• Public Relations
  • Advertising
  • Marketing
  • Corporate Public Affairs
  • Development
  • Media Analysis/Planning
  • Creative Directing
  • Writing/Editing
  • Audience Analysis
  • Public Opinion Research
  • Private corporations
  • Public service organizations
  • Public opinion research firms
  • Public relations firms
  • Advertising agencies
  • Public opinion organizations
  • Radio and television companies
  • Sports and entertainment organizations
  • Hospitality and tourism industry
  • Nonprofit organizations
  • Consulting firms
  • Freelance
Develop excellent writing skills. Gain experience through internships, even if unpaid. Serve as public relations officer of an organization. Take additional courses in marketing, advertising, public relations, or other area of interest. Develop a portfolio of writing samples, ad campaigns, and other relevant work. Join related professional associations. Be willing to move to locations with greater numbers of job opportunities. Be prepared to start at the bottom and work to more desirable positions.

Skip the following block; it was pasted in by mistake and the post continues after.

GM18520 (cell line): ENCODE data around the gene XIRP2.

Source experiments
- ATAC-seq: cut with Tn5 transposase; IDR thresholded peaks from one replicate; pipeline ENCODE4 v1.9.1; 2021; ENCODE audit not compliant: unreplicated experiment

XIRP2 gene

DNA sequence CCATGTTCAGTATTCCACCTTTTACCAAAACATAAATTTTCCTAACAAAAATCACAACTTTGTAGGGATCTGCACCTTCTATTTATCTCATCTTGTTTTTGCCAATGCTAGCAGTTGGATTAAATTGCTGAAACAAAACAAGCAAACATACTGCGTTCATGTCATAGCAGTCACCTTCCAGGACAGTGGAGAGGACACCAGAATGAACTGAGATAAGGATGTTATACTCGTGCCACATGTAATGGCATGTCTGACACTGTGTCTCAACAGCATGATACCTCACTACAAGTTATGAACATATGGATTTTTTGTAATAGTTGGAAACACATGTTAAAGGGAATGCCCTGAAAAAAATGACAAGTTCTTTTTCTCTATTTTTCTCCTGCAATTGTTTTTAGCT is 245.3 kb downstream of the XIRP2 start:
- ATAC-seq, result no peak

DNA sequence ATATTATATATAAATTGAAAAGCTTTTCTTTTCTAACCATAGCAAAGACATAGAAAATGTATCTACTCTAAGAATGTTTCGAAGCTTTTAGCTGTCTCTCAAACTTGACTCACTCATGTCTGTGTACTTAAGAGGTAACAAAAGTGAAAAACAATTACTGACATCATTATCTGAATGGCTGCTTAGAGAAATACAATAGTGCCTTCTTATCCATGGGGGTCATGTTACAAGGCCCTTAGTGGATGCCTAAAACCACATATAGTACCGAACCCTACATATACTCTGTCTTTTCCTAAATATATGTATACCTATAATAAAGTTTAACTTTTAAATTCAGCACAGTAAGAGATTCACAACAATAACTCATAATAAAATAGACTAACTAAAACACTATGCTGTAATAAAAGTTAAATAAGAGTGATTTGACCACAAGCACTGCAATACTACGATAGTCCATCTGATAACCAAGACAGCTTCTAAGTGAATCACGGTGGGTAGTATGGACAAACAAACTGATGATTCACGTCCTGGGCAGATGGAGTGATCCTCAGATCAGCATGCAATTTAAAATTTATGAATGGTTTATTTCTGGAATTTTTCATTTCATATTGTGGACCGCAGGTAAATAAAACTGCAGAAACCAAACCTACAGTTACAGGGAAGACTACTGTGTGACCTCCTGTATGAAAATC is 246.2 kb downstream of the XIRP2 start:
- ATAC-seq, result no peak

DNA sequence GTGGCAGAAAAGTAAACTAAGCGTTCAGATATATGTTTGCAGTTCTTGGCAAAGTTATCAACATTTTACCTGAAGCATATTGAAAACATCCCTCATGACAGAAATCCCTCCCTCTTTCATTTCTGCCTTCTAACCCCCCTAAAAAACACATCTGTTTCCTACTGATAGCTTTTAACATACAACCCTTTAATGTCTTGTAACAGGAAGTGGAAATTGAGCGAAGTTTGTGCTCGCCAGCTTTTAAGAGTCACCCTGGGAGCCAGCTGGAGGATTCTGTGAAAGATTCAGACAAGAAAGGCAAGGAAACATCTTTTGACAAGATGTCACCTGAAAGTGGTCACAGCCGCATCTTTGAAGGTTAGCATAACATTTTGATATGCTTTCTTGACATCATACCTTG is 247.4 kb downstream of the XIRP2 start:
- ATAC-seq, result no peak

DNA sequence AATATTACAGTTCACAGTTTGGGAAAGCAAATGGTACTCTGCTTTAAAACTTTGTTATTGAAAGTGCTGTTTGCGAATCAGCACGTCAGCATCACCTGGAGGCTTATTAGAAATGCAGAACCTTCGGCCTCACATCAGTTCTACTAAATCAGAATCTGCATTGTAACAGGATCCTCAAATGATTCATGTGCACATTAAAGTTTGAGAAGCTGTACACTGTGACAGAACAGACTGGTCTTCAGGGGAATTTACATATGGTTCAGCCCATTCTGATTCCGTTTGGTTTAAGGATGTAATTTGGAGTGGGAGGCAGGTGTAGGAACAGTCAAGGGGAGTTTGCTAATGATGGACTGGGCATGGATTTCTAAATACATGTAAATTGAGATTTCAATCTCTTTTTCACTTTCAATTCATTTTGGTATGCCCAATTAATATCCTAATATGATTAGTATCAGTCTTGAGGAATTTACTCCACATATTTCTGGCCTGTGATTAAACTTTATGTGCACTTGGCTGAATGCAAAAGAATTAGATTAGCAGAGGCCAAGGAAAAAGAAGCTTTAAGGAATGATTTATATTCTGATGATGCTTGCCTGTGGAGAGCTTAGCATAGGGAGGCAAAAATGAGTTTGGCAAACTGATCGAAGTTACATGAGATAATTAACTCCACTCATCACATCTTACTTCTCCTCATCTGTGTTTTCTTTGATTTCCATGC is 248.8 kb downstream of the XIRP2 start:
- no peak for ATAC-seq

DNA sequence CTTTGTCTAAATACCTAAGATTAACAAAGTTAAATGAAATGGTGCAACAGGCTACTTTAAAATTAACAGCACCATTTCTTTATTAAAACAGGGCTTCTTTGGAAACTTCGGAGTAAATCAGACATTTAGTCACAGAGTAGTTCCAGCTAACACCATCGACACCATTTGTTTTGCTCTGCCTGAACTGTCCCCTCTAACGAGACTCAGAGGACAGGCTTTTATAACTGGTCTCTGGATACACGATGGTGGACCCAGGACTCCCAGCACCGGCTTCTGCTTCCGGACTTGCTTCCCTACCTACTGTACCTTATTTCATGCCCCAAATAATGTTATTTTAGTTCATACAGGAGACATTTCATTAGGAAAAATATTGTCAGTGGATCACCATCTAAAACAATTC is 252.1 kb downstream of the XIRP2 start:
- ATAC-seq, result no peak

• Writing
  • Editing
  • Copywriting
  • Publishing
  • Producing
  • Managing/Directing
  • Research
  • Media Sales
  • Publishing firms including newspaper, magazine and book
  • Internet sites
  • Television and radio stations
  • Film industry
Develop excellent interpersonal and presentation skills. Take elective courses in journalism, broadcasting, public relations, and advertising. Develop research skills. Work for campus or local newspaper, radio station, or television station. Get related experience through internships, even if unpaid. Learn desktop publishing, webpage design, and other computer skills.


  • Administration
  • Program Coordination
  • Grant Writing